This is one of the most common finishes seen in most homes. Staying true to its namesake, this finish has grooves that form patterns that look as if there are worms that have been pressed against the wall. It is also nicknamed as Swirl or Putz. This comes in 3 variations in its texture: fine, medium, and heavy.
Although it takes a little bit of skill and effort, you can definitely opt to DIY your stucco shower. We’d also like to mention that it is a worthy challenge with the results being well worth your efforts as it can lend a high end look to your finished bathroom walls.
Here are the steps you need to take to achieve a flawless stucco finish that will last you for a long time.
Start off by applying a water resistant substrate. This helps keep your stucco from cracking, keeping it waterproof. Go for a fiber reinforced plaster for your first coat, paying special attention to the areas around the faucets and other fixtures.
Once it dries, apply a polyester or fiberglass mesh on the faucet and tap areas for added reinforcements. Apply your second coat and lay over another layer of the same mesh this time to the enter shower wall. Once it dries, finish off with a third coat.
Next, is waterproofing the walls. Apply a solvent based paraffin wax. Keep in mind that this treatment needs to be repeated a few times every few months just to maintain its waterproof traits.
Another option is for you to opt for a polyurethane varnish. Start off with a universal primer, keeping a ratio of 1 part primer and 14 parts water. Then proceed with applying 2-3 coats of the varnish.
Create a shadow gap between the wall and the shower tray and fill it with anti mold silicone as this can be a weak point in the shower wall since water tends to penetrate through it if left unchecked.
Merlex Super Shower Finish
This is a type of Portland cement that’s been polymer-modified. It creates a premium and high end look without the ensuing price tag.
You can opt to add dry color pigments if you have a specific color that you’d like to achieve for your bathroom walls. This shower finish is great as a standalone but is also great when paired with tile or stone options for the bathroom. See the popular types of bathroom tiles here.
Eco stucco is a material that naturally hardens upon application. Once it dries, it hardens and forms a chemical reaction, converting it into calcium carbonate or more commonly known as limestone.
It offers long lasting protection to your shower walls and is highly known for its easy application as well as for its durability.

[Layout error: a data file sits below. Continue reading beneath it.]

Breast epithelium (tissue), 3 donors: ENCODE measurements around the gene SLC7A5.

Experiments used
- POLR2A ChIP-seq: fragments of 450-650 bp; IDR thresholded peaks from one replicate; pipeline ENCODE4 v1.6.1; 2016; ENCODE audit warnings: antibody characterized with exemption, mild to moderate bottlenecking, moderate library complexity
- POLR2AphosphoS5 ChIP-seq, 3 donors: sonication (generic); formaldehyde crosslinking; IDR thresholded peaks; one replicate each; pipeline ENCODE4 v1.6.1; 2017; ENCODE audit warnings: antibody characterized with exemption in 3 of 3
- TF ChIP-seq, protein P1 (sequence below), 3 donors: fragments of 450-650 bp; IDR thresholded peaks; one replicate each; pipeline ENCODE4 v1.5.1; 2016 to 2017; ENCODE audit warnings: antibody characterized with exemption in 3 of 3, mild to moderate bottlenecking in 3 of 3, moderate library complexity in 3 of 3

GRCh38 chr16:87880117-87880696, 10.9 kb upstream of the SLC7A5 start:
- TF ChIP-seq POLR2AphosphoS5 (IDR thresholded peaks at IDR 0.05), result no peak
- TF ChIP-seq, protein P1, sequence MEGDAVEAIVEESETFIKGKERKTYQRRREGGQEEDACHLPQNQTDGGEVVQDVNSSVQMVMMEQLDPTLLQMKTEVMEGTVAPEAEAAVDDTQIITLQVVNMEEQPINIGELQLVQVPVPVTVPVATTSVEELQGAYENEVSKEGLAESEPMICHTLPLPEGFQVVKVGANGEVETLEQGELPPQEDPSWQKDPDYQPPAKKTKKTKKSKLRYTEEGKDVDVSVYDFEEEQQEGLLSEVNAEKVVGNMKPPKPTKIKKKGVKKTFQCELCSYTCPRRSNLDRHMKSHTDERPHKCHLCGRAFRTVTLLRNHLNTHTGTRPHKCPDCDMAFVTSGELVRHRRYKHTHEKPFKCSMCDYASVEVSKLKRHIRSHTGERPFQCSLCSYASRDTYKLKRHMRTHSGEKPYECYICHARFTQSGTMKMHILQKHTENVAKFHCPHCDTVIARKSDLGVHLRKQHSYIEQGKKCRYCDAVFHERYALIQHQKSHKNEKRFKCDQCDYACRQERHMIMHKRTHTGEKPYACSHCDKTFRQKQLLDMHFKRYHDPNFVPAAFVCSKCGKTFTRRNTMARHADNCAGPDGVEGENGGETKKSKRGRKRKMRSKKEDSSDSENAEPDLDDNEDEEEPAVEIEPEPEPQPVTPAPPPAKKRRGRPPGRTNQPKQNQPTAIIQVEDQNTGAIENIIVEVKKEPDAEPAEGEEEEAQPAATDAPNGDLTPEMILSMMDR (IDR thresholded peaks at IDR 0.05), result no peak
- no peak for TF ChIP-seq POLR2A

Eco stucco is considered as the eco-friendly and sustainable choice because it can come in white or in naturally tinted colors that isn’t toxic compared to its other counterparts. Check out more ideas on the best tile for shower walls here.
The process used is similar to a popular Moroccan plaster technique called Tadelakt that uses lime plaster, marble or limestone combined with natural soap to create a durable and waterproof surface. However, unlike eco stucco, a Tadelakt finish requires a labor intensive process requiring an installation of up to seven layers.
How Do You Clean A Shower Made from Stucco?
Start off by inspecting the shower wall surfaces. Look for any signs of damage such as cracks, openings, or any types of gaps. Washing directly without first inspecting the surface for damages can let water enter through the cracks, allowing molds and mildew to grow, damaging your walls from within.
Seal off any cracks. It’s important that you repair any cracks in the stucco walls before washing. Go for an exterior acrylic caulk that matches the color of your stucco walls. Sand off any gritty areas to smooth out the surfaces right after.
Rinse. Rinse the wall surfaces down with water. This will wash off any dust particles or debris. If you’re opting for a pressure washer, keep it at a level of 1,500 PSI or below so as not to damage the stucco and make sure that you maintain a distance of 24 inches.
Apply your cleaning solution. If it’s just for basic cleaning, any regular bathroom cleaner or dish soap will do. If you have to clean off molds and mildew, you are going to need something slightly stronger such as some bleach.
Scrub. Make sure that you use a soft bristle brush when scrubbing your stucco walls. Do them in sections and make sure that you go about it gently as stucco can be very delicate when not handled the right way.
Finish off with a last rinse. Make sure that you do it thoroughly, getting rid of any substances that might stick to the walls. Again, keep a 24-inch distance from the hose and if pressure washing, keep the pressure low at 1,500 PSI or less.
For more related ideas visit our guide to quartz shower walls pros and cons page.